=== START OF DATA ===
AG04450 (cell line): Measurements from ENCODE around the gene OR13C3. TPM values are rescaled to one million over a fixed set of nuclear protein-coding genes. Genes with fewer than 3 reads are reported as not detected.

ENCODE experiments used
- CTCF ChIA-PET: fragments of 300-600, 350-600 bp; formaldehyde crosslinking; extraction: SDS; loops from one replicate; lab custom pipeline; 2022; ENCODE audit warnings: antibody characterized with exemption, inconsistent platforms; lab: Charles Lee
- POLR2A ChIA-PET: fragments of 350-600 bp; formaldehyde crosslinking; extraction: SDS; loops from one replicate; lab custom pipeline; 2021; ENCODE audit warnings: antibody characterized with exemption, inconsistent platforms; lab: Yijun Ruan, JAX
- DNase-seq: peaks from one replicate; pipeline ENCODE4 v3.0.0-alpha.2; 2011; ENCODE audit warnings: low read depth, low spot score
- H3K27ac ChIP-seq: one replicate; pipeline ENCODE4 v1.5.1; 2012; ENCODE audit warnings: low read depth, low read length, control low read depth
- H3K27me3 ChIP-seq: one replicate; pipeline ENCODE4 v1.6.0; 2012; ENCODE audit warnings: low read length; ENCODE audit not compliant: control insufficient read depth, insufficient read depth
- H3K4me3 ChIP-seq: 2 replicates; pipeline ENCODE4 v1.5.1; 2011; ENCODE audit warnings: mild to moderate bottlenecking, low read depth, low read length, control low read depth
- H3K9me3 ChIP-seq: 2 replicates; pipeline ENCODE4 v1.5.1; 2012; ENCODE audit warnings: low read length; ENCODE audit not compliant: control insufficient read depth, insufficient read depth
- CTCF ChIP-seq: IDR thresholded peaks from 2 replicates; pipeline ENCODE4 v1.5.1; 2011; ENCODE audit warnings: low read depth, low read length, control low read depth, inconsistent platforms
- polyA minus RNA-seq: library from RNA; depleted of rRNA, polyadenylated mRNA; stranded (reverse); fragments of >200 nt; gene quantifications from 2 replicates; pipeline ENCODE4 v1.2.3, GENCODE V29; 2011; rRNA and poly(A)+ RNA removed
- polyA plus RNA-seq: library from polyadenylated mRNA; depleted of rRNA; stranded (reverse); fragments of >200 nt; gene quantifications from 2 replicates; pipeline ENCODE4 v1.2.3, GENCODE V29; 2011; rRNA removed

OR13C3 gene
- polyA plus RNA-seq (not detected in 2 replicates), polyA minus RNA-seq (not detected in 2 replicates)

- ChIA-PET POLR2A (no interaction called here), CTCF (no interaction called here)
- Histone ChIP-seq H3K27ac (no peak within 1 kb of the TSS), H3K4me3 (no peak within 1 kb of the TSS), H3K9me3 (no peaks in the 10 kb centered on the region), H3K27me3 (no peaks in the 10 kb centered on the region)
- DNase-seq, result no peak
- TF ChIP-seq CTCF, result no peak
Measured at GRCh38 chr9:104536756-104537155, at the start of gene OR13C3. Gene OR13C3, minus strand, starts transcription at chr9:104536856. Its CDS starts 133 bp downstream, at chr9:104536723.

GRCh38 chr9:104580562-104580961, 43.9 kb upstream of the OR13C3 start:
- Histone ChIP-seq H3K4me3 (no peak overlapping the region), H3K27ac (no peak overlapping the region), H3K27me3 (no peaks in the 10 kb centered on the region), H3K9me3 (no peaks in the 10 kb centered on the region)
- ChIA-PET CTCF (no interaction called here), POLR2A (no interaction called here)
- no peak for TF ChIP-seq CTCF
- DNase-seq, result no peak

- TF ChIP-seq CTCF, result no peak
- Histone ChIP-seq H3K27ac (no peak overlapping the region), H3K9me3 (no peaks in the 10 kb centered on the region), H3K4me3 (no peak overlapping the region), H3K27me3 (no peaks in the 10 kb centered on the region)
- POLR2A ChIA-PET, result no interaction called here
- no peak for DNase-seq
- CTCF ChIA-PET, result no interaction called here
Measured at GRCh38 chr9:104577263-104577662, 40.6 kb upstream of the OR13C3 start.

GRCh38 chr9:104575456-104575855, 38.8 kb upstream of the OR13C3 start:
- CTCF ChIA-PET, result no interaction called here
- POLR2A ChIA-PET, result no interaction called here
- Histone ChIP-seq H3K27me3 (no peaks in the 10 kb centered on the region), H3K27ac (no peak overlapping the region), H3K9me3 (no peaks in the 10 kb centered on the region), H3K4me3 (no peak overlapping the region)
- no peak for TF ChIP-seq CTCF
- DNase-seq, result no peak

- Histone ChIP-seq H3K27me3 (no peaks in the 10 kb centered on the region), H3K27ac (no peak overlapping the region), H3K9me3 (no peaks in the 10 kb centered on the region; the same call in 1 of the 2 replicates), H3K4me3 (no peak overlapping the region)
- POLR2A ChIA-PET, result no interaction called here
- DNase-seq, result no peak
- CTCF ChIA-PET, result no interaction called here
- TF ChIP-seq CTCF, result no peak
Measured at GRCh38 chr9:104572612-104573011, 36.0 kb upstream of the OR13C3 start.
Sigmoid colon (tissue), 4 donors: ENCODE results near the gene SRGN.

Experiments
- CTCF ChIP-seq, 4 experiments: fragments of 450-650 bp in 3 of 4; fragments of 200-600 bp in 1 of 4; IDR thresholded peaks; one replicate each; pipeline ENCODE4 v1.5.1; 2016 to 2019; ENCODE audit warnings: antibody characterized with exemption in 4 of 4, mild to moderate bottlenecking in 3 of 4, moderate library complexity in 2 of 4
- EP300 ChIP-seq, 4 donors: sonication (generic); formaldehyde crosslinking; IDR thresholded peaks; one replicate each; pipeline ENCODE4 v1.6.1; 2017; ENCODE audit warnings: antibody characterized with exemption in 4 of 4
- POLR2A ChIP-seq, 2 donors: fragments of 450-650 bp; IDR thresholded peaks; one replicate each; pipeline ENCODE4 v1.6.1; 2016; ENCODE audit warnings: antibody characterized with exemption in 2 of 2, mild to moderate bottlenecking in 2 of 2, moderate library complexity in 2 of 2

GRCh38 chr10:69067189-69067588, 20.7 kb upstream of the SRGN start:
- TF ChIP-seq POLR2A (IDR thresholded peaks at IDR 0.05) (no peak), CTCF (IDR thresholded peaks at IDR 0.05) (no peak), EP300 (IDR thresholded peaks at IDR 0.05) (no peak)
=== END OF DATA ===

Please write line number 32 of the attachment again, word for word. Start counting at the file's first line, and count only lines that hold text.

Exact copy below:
- CTCF ChIA-PET, result no interaction called here